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Buffalo Collegiate withdraws charter renewal application


Tue, Feb 28th 2023 09:05 am

Means school will close in June after five years of operation

Submitted on behalf of the Buffalo Collegiate Charter School

The Buffalo Collegiate Charter School board of trustees voted unanimously to withdraw its charter renewal application to the State University of New York, meaning the school will close in June after five years of operation.

“This decision is extremely tough for everyone involved, especially for those of us who founded the school as part of a mission to give our families educational choice and college preparation,” said board Chair Jamel Perkins. “We fully understand the impact this has on our families, students, faculty and staff, as well as the broader charter community.”

The decision via board vote Feb. 10 comes after two-plus years of the COVID-19 pandemic, as well as the impactful issues in the school’s immediate community of the last nine months, including the events of May 14, and an ongoing teacher shortage.

The board and administration pledged to work closely with all stakeholders to find new positions and new schools to ease this transition as much as possible. The decision will put 300 rising fifth-through-ninth graders into other Buffalo public schools and other charters in September. The collegiate students will also have an opportunity to take part in the citywide charter school lottery this spring for new placements.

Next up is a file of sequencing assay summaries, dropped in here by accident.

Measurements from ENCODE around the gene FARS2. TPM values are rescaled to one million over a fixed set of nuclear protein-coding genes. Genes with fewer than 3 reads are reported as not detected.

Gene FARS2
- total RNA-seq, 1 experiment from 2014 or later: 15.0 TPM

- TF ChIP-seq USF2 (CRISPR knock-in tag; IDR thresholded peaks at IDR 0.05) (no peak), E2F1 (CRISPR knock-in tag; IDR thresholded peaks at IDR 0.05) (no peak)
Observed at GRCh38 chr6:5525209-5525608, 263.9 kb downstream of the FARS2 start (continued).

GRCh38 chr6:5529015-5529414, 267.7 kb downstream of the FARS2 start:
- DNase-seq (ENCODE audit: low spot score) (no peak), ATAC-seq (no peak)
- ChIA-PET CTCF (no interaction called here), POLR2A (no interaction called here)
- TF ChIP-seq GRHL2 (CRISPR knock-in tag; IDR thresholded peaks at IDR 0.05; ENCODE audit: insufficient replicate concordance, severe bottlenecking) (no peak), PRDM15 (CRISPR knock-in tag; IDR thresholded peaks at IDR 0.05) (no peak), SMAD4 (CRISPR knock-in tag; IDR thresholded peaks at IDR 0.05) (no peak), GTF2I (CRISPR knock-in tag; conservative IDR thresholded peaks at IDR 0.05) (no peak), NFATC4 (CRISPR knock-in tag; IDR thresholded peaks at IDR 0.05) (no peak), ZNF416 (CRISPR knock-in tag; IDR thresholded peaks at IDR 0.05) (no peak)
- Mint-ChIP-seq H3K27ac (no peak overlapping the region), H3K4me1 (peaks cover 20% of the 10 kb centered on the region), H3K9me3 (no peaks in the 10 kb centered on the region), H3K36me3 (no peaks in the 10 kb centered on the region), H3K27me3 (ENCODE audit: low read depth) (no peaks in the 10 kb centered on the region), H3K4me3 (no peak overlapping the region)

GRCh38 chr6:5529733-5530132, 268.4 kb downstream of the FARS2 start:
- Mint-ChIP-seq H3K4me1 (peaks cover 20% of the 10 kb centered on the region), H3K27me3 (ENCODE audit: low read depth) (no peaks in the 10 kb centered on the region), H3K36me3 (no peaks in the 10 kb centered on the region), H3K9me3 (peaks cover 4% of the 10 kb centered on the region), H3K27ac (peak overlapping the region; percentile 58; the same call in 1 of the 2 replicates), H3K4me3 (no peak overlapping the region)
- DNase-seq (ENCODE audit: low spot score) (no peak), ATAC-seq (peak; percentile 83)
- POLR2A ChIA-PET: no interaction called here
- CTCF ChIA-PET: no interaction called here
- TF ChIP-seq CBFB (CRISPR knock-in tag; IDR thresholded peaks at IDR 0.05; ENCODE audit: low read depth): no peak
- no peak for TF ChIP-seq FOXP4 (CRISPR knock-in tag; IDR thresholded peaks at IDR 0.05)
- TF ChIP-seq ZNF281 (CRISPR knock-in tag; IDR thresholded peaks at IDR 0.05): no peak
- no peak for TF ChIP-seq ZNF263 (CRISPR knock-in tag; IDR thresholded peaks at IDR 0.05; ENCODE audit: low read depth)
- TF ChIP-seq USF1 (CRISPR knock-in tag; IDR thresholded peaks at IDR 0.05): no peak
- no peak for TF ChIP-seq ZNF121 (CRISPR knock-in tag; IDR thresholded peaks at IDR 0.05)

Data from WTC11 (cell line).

Each charter school in New York functions on a five-year “charter” that gives it permission to operate, though with provisions and expectations most public schools do not have to meet. Toward the end of each five-year term, the State University of New York’s Charter Schools Institute (CSI) evaluates a school’s performance, financial stability and strategic approach.

As part of the law governing charter schools, CSI reported in a draft renewal decision to collegiate late last month that it did not qualify for a charter extension because the school did not meet the required operational, performance and academic success metrics. On Feb. 10, the board formally withdrew its renewal application to SUNY/CSI.

“There is an appeal process, and the initial reaction is, of course, to fight this; to make CSI’s evaluators change their minds. But a calm analysis shows that CSI examined our school thoroughly,” Perkins said. “CSI based its draft decision on the facts and we, as a school and a governing board, need to accept that this did not succeed. COVID is certainly a major factor here, as are recent impactful events in our community, which we understand, but cannot change. We are heartily sorry for this, and we take responsibility for the outcome.”

Meetings with parents, faculty and staff were held Monday afternoon after they received informational letters. More meetings will be offered later this week.

“We know our students will be upset and unsettled by this news. Parents and faculty are working over the next few days to reassure them that, while they will change schools, that is nine months away,” Perkins added. “For the rest of the school year, their educational lives will remain here. They’ll want to know about their friends, teachers and coaches, but young children are resilient and adapt well.”

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